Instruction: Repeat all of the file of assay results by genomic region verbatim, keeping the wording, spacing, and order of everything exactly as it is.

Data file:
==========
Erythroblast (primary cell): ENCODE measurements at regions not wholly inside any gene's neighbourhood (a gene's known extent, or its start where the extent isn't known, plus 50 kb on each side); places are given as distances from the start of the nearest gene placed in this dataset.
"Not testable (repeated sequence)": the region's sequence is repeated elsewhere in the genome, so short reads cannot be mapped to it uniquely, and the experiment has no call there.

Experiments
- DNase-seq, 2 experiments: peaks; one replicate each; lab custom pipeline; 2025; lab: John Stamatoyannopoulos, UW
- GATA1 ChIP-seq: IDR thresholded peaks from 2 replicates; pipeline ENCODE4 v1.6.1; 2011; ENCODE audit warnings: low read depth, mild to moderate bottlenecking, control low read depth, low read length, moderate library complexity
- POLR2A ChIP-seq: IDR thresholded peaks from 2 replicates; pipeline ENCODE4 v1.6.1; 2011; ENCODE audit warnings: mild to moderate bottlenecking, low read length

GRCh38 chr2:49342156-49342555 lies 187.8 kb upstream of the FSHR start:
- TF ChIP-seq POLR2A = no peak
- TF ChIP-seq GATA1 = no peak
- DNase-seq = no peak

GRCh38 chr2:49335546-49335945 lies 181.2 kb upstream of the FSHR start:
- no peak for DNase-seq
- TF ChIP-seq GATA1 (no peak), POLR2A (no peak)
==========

Erythroblast (primary cell): ENCODE measurements at regions not wholly inside any gene's neighbourhood (a gene's known extent, or its start where the extent isn't known, plus 50 kb on each side); places are given as distances from the start of the nearest gene placed in this dataset.
"Not testable (repeated sequence)": the region's sequence is repeated elsewhere in the genome, so short reads cannot be mapped to it uniquely, and the experiment has no call there.

Experiments
- DNase-seq, 2 experiments: peaks; one replicate each; lab custom pipeline; 2025; lab: John Stamatoyannopoulos, UW
- GATA1 ChIP-seq: IDR thresholded peaks from 2 replicates; pipeline ENCODE4 v1.6.1; 2011; ENCODE audit warnings: low read depth, mild to moderate bottlenecking, control low read depth, low read length, moderate library complexity
- POLR2A ChIP-seq: IDR thresholded peaks from 2 replicates; pipeline ENCODE4 v1.6.1; 2011; ENCODE audit warnings: mild to moderate bottlenecking, low read length

GRCh38 chr2:49342156-49342555 lies 187.8 kb upstream of the FSHR start:
- TF ChIP-seq POLR2A = no peak
- TF ChIP-seq GATA1 = no peak
- DNase-seq = no peak

GRCh38 chr2:49335546-49335945 lies 181.2 kb upstream of the FSHR start:
- no peak for DNase-seq
- TF ChIP-seq GATA1 (no peak), POLR2A (no peak)